Just because you are in a covenant with God, this doesn’t necessarily make you God’s “chosen” people.
I say this as a Jew. In the earliest expressions of our people, in ancient times, it was common for us (like our ancient national neighbors around us) to claim that we were unique, and that our God had given us a special status in the world and the universe. We claimed back then that we were chosen above all others in a way that no other people or nation had been chosen, and we asserted in those ancient days that it was by a special revelation (a covenant) from God that made this status so.
But guess what? This is basically what every other nation that coexisted with ours did too. Read and study their religious literature that was written around the same time ours was. Theirs says about the same thing–sometimes the very same thing.
Now, I don’t reject my God, my religion, my culture’s distinctiveness, or the Mosaic Covenant. I’m Torah observant. But being in the Covenant, and being “God’s Chosen People,” well–are they really the same thing?
Besides, according to the Roman Catholic Church in the recent document released by the Vatican in 2015 entitled The Gifts and Calling of God are Irrevocable, regardless of the fact that the Church sees itself in the New Covenant with Jesus, it does NOT teach that the Covenant between God and the Jews has ended, nor that God’s relationship with the Jews changed in anyway: “The covenant that God has offered Israel is irrevocable. ‘God is not man, that he should lie’ (Num 23:19; cf. 2 Tim 2:13). The permanent elective fidelity of God expressed in earlier covenants is never repudiated…God has never revoked his covenant with his people Israel.”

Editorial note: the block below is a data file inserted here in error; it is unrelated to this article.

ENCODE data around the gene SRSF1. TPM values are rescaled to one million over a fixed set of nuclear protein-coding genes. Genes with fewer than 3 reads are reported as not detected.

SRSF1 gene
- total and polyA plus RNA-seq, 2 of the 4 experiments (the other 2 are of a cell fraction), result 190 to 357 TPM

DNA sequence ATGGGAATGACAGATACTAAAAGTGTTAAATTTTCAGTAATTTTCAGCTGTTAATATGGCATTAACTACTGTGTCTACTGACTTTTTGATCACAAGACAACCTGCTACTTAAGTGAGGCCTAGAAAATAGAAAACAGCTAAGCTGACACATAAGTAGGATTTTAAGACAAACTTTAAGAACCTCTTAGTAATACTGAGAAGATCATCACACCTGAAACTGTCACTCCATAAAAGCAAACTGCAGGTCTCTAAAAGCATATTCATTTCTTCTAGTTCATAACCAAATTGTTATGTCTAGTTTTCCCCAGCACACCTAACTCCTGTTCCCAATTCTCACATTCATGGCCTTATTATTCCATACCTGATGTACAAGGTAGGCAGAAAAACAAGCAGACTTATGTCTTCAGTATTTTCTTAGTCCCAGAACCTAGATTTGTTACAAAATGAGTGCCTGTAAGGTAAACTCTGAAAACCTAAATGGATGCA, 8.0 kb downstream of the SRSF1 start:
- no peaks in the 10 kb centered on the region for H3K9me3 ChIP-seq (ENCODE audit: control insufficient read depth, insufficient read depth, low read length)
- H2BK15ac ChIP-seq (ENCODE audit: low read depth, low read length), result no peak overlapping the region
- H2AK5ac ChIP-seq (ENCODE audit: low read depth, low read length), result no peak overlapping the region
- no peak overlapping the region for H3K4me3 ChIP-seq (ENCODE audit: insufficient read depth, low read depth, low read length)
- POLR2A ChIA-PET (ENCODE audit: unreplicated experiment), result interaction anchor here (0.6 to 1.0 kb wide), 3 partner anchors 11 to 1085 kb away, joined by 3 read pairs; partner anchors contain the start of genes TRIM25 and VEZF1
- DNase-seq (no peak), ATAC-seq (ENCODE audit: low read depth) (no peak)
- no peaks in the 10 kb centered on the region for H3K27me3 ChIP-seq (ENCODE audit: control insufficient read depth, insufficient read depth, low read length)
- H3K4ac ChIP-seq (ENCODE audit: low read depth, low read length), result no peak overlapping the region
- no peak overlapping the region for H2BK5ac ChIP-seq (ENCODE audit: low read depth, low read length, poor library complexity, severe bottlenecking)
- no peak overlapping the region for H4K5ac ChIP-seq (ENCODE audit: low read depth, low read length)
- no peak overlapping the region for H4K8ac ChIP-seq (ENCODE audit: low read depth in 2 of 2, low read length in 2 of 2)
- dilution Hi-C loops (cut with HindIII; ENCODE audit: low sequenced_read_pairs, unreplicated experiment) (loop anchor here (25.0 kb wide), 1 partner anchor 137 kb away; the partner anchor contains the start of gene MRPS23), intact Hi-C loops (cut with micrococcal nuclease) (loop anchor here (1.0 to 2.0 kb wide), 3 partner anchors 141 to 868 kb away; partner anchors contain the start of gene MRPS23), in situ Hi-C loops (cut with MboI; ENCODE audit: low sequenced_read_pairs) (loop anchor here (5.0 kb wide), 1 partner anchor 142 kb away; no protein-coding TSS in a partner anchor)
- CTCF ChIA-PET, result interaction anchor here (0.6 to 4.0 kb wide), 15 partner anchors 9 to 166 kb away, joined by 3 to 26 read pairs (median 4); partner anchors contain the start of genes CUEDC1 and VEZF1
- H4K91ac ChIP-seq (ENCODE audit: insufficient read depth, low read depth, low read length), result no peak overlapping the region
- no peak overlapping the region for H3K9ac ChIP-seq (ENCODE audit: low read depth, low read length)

While the Jewish people retain a vocation that emerges authentically out of our own Jewish history, we have no superiority from our calling. We are no more “chosen” or special than any other people because of it. As the Catholic Church teaches, God has not set aside or rejected the Jews because of the New Covenant, neither are there any peoples on earth that are more chosen or more special than any others today either. All today are called by God to love their neighbor and serve one another. All are called to work toward bringing forth God’s redemption.
Instead of seeking to feel especially chosen by God, choose to make your neighbor feel especially chosen by you as you loving seek them out and serve their needs. Worry not how God views the Jews or Christians. Worry more how you are viewed by God and how you are treating your neighbor.